My country ‘tis of thee, sweet land of the meaty. (Photo: iStock)
Herbivores be warned: You are entering a full-on meat zone.
We are about to conduct a lengthy discussion on the search for juicy pork and charred beef. To hear some folks tell it, good barbecue only exists in a handful of states in our fair country, but Yahoo Travel set out to disprove that thinking by finding the best place to get your fix of ‘que in each of the fifty states.
Let us first define our quest: “BBQ joint” includes shacks, trailers, lean-to’s, carts, and actual sit-down restaurants, either free-standing or in strip malls. A good joint may be at the end of a dirt road or smack in the middle of downtown. It will always smell of wood smoke. It may or may not serve ice-cold beer. And it will most always have a line out the front door (assuming of course, that there is a door).
A good joint will have at least one starchy side dish worthy of pairing with the meat—macaroni and cheese, potato salad, or hand-cut fries. And beans. There must be beans.
And finally, the very best joints throw any remaining kitchen love into heavy desserts like fruit cobblers or rich bread puddings.
Let’s dig into the list.
Archibald’s BBQ in Tuscaloosa is old school ‘que where the flavors come only from the hickory smoke. There’s no rub or seasoning, just quality pork smoked low and slow.
Yes, you can get good BBQ in Alaska – from a food truck, no less! (Photo: Andrew H./Yelp)
It’s hard to imagine finding good ‘que this far north, but AJ’s Ribs a Go Go in Anchorage proves that Southern barbecue cannot be limited by latitude.
Little Miss BBQ in Phoenix serves slabs of meat and fresh-made sausage on brown paper. You’re gonna get your fingers messy here.
At Sim’s Bar-B-Que in Little Rock it’s all about the ribs, but don’t forget some greens and cornbread on the side with a big glass of sweet tea to wash it down.
Coppertop BBQ in Big Pine has St. Louis-style ribs, but the big draw is the Santa Maria Tri-tip, charred to perfection, with a side of roasted green chile with beans.
For live music and great ribs, head to Front Range BBQ in Colorado Springs. (Photo: Front Range BBQ/Facebook)
Colorado is rising in the ranks of the country’s barbecue hotspots. Front Range Barbeque in Colorado Springs is just one example of the tasty meat available.
How do you find good ‘que in New England? Find someone born and raised in Kansas City to cook it for you. Jamie McDonald is the guy for the job at Bear’s Smokehouse in Hartford.
Sometimes getting your fix of burnt meat requires thinking outside the smokebox. Don’t let the name of this joint throw you off, Philippine Smoked BBQ & Grill in Wilmington has rich smoky ribs and brisket that rival those found in some Southern-style smokehouses.
It’s hard to find a bad barbecue joint in Florida. Mad Jacks Barbeque Shack in Cape Canaveral actually manages to serve burgers and ‘que that are both tasty.
A new twist on an old favorite: folks go hog wild for Heirloom Market’s Spicy Korean BBQ Pork Sandwich. (Photo: Heirloom Market BBQ)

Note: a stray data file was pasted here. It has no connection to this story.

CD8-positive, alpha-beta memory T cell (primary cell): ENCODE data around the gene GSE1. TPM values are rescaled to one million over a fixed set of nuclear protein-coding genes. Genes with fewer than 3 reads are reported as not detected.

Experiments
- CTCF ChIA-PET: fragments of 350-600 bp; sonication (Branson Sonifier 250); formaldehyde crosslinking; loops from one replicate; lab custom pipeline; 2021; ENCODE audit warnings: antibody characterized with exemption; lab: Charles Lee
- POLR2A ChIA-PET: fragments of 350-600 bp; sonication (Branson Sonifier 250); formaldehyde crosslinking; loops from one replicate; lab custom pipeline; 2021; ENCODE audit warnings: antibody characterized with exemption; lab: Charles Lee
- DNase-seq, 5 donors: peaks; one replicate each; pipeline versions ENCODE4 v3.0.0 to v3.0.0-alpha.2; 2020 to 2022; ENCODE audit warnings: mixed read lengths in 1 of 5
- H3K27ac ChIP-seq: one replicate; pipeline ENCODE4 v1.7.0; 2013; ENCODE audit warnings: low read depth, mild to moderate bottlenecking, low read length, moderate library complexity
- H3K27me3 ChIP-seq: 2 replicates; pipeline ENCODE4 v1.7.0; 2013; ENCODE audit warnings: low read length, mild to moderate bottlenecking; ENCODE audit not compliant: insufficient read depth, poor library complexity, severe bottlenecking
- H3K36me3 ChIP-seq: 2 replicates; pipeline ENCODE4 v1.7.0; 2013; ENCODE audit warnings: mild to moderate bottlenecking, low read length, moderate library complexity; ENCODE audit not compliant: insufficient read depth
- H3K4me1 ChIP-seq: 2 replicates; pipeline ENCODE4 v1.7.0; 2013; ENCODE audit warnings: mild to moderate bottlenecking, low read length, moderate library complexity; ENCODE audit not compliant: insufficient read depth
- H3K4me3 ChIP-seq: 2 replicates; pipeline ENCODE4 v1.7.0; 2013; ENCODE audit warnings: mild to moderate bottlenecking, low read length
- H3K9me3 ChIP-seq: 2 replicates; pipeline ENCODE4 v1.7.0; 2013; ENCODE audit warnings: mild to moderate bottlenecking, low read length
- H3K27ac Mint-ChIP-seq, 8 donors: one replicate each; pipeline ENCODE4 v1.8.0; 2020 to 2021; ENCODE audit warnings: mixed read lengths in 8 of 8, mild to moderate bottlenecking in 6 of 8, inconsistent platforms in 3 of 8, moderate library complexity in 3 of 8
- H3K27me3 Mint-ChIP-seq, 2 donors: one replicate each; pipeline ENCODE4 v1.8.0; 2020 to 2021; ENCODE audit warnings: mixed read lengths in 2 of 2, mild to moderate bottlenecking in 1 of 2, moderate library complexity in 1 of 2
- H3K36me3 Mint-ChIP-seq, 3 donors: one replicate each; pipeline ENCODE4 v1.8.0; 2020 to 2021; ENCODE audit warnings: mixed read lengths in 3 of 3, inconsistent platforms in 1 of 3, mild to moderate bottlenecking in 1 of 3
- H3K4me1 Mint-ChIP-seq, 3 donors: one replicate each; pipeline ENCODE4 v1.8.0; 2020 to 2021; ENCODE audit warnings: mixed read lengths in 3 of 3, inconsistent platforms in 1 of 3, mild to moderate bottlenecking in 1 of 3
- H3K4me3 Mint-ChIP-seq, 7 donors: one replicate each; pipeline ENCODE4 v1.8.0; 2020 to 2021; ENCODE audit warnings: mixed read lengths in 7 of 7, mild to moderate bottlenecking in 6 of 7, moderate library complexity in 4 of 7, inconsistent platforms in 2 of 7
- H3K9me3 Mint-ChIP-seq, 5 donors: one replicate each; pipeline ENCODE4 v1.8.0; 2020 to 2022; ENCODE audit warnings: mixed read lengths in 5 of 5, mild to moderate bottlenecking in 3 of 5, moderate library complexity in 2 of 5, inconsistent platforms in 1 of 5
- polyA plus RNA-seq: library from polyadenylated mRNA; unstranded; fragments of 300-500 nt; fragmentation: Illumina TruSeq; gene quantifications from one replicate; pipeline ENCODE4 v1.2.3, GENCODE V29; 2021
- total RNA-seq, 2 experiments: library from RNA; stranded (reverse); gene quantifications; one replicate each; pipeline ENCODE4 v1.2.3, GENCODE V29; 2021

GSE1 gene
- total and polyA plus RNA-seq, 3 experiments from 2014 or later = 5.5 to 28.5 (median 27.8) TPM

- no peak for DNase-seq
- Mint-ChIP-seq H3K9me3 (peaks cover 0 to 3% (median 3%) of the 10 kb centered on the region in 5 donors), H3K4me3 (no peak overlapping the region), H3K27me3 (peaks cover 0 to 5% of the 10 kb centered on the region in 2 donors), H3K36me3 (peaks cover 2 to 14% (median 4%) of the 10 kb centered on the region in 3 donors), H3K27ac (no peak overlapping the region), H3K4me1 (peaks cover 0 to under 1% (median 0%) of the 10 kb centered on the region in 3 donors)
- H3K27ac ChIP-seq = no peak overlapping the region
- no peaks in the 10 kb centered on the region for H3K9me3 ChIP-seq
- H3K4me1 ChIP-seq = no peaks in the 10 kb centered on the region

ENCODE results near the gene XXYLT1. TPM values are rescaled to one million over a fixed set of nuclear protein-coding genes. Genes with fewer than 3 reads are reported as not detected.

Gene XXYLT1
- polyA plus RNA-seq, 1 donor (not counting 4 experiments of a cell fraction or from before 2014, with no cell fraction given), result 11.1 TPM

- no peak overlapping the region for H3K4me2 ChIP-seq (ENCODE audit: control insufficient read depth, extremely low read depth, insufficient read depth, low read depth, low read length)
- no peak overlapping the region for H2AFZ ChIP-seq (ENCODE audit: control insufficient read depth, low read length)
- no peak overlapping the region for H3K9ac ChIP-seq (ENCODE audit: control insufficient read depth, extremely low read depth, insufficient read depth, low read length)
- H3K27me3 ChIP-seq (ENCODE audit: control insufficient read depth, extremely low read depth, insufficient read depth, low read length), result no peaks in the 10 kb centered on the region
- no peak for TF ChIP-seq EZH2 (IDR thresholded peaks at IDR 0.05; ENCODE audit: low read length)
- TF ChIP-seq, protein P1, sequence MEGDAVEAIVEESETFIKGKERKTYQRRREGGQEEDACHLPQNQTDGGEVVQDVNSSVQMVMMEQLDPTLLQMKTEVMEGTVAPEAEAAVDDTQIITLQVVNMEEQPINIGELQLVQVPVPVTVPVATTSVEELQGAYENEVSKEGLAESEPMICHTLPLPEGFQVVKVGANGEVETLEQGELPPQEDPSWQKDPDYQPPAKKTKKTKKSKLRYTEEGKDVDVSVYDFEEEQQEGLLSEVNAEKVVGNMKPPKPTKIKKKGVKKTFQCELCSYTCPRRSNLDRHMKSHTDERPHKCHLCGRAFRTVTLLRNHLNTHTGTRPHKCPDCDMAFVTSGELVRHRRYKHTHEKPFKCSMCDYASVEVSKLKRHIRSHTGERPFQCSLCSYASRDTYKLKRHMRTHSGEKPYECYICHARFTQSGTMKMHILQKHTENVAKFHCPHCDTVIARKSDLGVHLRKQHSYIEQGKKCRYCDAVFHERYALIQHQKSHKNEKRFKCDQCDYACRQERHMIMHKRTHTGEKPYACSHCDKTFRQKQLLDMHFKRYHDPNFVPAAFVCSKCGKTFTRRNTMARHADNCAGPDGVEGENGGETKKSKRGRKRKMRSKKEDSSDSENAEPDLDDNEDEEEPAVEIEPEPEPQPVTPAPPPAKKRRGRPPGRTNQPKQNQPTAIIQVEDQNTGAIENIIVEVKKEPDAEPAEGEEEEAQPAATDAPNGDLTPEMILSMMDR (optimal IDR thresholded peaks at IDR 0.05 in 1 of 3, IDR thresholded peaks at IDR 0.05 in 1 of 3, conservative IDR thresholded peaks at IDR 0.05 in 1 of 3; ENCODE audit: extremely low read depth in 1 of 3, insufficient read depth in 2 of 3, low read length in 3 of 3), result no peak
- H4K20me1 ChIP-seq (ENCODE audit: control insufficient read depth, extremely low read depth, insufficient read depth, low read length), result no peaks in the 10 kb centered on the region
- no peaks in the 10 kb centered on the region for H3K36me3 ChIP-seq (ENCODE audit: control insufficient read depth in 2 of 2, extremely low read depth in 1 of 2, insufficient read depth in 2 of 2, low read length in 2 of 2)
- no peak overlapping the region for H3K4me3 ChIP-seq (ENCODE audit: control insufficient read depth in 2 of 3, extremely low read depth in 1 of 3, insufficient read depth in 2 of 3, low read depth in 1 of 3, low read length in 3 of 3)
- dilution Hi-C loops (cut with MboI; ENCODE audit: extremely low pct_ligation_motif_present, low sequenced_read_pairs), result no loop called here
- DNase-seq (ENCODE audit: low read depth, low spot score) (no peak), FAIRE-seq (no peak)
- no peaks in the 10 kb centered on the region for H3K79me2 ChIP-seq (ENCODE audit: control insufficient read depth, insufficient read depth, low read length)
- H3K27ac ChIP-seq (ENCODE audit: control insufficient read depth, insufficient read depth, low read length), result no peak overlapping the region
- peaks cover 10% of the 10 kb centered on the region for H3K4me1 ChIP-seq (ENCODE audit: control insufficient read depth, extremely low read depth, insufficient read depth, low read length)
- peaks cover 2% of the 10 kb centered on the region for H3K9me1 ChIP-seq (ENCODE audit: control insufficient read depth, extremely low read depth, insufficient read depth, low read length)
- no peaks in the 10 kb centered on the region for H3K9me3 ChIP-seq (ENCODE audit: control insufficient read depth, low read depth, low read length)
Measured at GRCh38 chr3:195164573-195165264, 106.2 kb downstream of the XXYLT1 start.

Where do you even begin your quest for the perfect plate of Georgia barbecue? Heirloom Market BBq in Atlanta is as good a start as any. Get a pulled-pork taco and try the Hotlanta mustard sauce and your search may be over.
Big Jake’s Island BBQ in Honaunau on the Big Island is where to go for Hawaiian-style ‘que. Aloha!
Bodacious Pig Barbeque in Eagle tosses salmon on the barbie, but we’ll forgive them because it’s Idaho. The menu also includes wine, but one taste of the charred tri-tip beef and you’ll get over the haughtiness of that barbecue joint overreach.
Fans of the television series MASH have long searched the streets of Chicago for the mythical Adam’s Rib barbecue joint that Alan Alda’s character Hawkeye longed for in a fit of homesickness. Smoque is not that place, but it’s a worthy stand-in.
Behold: The Hoffanator!!! It’s a truly sinful combo of french fries topped with mac and cheese, baked beans, pulled pork, ranch dressing, and bbq sauce. (Photo: Big Hoffa’s Smokehouse Bar-B-Que/Facebook)
Big Hoffa’s BBQ in Westfield can be forgiven for their somewhat pretentious menu because the meat is worthy of any good joint with a simpler menu.
Pulled pork and honey butter cornbread. Bet you didn’t think you’d find that in Iowa. Jimmy Jack’s Rib Shack in Iowa City can transport you to the Deep South with one bite.
You can’t get bad barbecue in Kansas City. Can’t be done. Joe’s Kansas City Bar-B-Quein Kansas City is the best of the best. We like the original location in the gas station on 47th Street.
Though it is practically surrounded by states with luscious barbecue, it is surprisingly difficult to find mouth-watering smoked meat in Kentucky. Smoketown U.S.A. in Louisville fits the bill with ribs that fall off the bone.
BBQ connoisseurs know the good stuff by its pink smoke ring, and this brisket’s got it in spades. (Photo: Thuy L./Yelp)
NOLA Smokehouse in New Orleans is a prime example of the incredible barbecue joints tucked away in hidden corners of the city if you take the time to seek them out, proving you can have your ‘que and your Cajun too.
Oh my! Who’d have thought a genuine ‘que joint could be found this far north? Salvage BBQ in Portland has menu choices appropriately named “Meat Coma” and “Meat Fatality.” Need we say more?
Big Bad Wolf’s House of Barbeque in Baltimore proves you don’t need a bloated choices to attract ‘que people. Ribs. Chicken. Brisket. Seven sauces and some sides.
The proprietors of Sweet Cheeks Q in Boston turned to Texas for inspiration, but managed to create a menu that encompasses everything a good barbecue joint should be wherever it is located—crusty meat served in a welcoming atmosphere. Of course that butterscotch pudding doesn’t hurt either.
Union Woodshop: where delicious bbq and yummy pizza live peacefully together. (Photo: Union Woodshop/Facebook)
Union Woodshop in Clarkston qualifies as a barbecue joint even with pizza on the menu because the meat is just that good.
Smoke in the Pit in Minneapolis has ribs, macaroni and cheese, and peach cobbler. It’s enough to make you think you’ve died and gone to Texas.